By all appearances, it seems as if Maricann Group Inc (CSE: MARI) just can’t resist publicity. And in that regard, we aren’t referring to the positive kind. It appears that yet again, the management has flubbed. This time, it has likely cost them a $70 million bought deal financing.
In the past, we have looked favourably upon Maricann Group. This much is evident based on our full analysis, entitled Maricann Group: The Super Low Cost Producer in which we were overly bullish on. From our point of view, it had appeared that the company’s management had matured and finally stepped up to the plate. We may have been incorrect on that assumption.
Let’s take a look at the three major goofs the management has made in the last year.
Maricann, is this Amateur Hour?
Maricann Group’s gaffe with the McKesson deal
Of the three errors made by the company in which we are addressing, this is likely the least significant. However, it does show that management either did not know there was a non disclosure agreement attached to the deal, or that this key detail was forgotten when the news release was issued.
The deal itself by all accounts is massive. With Maricann getting their foot in the door with 20% of pharmacies in the country, that’s huge news. The only unfortunate part, is that the following day they had to entirely retract their news release. Fifteen days later they were able to re-issue the release, this time with the other party being undisclosed. Further to this, this version outlined it only as a letter of intent, rather than a “primary collaborative partnership through a joint initiative”.
It should also be stated that the initial news release outlining the deal was posted to SEDAR on August 1. Although the statement was retracted the very next day, this update was not filed until August 9. A later news release was posted on time in the interim. Although it was likely unintentional, it proved to be bad optics given the situation.
The critical September operational update
In perhaps one of the most questionable moves ever made by the company, on September 5, 2017 the company issued an operational update press release. Within, they detailed an event that occurred on March 8, 2017 which now had a negative effect on the companies financials.
It was identified that the companies greenhouse facility had been breached as a result of gale force winds that reached upwards of 115 KPH. In total, this resulted in total crop loss for two of the company’s main flowering rooms. Due to this event occurring, there was a decrease in year over year revenue for the quarter and the company had to redirect clients, in addition to purchasing cannabis wholesale from competitors to supply customers.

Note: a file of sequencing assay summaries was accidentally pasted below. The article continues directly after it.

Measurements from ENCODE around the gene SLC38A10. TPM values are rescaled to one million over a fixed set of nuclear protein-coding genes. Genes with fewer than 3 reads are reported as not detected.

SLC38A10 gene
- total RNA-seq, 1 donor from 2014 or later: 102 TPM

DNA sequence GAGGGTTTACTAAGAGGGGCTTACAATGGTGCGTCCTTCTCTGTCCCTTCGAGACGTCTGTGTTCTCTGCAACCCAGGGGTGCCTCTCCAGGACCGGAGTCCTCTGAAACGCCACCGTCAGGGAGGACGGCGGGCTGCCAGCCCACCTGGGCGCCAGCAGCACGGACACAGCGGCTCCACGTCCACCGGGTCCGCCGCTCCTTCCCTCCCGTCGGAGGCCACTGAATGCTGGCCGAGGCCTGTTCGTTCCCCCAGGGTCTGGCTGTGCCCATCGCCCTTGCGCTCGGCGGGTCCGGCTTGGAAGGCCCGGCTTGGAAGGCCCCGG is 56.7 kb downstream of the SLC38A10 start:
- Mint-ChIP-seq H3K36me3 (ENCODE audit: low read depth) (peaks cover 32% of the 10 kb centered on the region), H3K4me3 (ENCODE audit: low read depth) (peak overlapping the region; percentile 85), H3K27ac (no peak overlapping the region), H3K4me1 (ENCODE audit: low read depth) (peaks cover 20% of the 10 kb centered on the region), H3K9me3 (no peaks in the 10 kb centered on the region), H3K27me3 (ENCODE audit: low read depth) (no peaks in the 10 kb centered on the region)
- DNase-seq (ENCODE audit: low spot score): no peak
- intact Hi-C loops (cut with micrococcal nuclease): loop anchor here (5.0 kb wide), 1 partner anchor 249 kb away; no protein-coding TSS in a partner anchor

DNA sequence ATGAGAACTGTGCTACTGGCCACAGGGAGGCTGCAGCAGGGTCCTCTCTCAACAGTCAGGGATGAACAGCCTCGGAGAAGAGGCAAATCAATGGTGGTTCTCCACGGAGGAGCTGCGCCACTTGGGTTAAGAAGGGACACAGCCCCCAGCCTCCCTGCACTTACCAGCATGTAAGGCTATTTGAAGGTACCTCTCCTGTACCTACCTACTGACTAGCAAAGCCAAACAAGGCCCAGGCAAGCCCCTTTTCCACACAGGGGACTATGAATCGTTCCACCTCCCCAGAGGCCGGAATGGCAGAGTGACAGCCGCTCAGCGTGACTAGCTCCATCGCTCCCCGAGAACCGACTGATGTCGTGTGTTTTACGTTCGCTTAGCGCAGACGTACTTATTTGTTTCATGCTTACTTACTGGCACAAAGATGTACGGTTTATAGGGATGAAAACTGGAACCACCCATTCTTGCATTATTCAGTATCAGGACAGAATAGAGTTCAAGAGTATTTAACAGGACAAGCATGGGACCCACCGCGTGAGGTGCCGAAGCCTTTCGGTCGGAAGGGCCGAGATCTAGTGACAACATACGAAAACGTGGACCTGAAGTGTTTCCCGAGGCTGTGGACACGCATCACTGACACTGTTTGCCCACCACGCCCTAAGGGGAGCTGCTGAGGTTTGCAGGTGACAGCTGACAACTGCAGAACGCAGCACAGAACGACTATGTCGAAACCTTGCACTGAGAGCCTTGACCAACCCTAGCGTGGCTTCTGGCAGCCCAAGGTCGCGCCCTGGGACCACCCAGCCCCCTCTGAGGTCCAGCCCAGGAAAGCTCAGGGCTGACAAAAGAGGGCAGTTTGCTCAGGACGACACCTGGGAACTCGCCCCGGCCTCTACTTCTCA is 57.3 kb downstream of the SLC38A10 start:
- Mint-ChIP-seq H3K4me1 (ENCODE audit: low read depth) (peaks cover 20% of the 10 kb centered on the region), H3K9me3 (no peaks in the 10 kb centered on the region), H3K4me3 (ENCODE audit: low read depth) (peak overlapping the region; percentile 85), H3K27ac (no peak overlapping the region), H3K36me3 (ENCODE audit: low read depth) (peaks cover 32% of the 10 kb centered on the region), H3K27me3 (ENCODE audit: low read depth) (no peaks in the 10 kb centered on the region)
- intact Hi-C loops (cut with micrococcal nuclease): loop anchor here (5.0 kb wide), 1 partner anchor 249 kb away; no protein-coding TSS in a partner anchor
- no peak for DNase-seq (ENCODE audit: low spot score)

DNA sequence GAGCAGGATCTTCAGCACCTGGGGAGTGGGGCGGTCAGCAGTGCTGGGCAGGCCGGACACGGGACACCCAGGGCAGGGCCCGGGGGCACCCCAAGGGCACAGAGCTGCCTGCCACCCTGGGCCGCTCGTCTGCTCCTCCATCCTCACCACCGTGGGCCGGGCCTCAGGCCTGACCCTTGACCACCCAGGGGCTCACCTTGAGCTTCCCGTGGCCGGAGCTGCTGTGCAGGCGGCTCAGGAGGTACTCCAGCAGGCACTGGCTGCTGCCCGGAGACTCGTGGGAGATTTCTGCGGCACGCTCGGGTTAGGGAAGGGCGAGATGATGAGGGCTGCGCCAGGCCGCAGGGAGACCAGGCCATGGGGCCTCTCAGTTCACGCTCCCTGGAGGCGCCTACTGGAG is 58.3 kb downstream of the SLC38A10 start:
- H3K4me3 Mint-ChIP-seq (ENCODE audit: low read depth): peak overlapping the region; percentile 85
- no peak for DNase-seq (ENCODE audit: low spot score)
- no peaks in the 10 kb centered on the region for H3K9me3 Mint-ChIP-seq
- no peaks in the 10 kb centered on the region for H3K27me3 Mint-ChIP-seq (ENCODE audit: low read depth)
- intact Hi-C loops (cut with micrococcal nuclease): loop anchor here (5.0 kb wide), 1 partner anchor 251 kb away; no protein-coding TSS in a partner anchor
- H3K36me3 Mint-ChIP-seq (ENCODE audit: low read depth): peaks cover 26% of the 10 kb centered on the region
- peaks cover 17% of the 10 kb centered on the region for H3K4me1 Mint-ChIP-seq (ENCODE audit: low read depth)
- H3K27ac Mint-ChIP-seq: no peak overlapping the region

One can argue that this was insignificant, as the company wanted to ensure it was in fact a crop loss before announcing it to the public. However, we don’t buy it. Material information such as this should be made immediately available to investors as it affects the business significantly. Additionally, the move was questionable for one significant reason – the event occurred prior to the reverse takeover that brought Maricann public.
The initial release outlining that Maricann intended to perform a reverse takeover was issued on March 6, 2017. This was a full two days before the event took place. The transaction itself didn’t close until April 21, 2017. As such, the company went public without disclosing all material information.
The fall out from this news resulted in the company having to reprice a convertible debenture deal that was pending at the time of the release. However, this deal was priced aggressively and was above the current share price at the time. The deal ended up closing oversubscribed for $31 million. Largely, the biggest beating the company took was on social media platforms from retail investors.
Maricann Group’s insiders sold some shares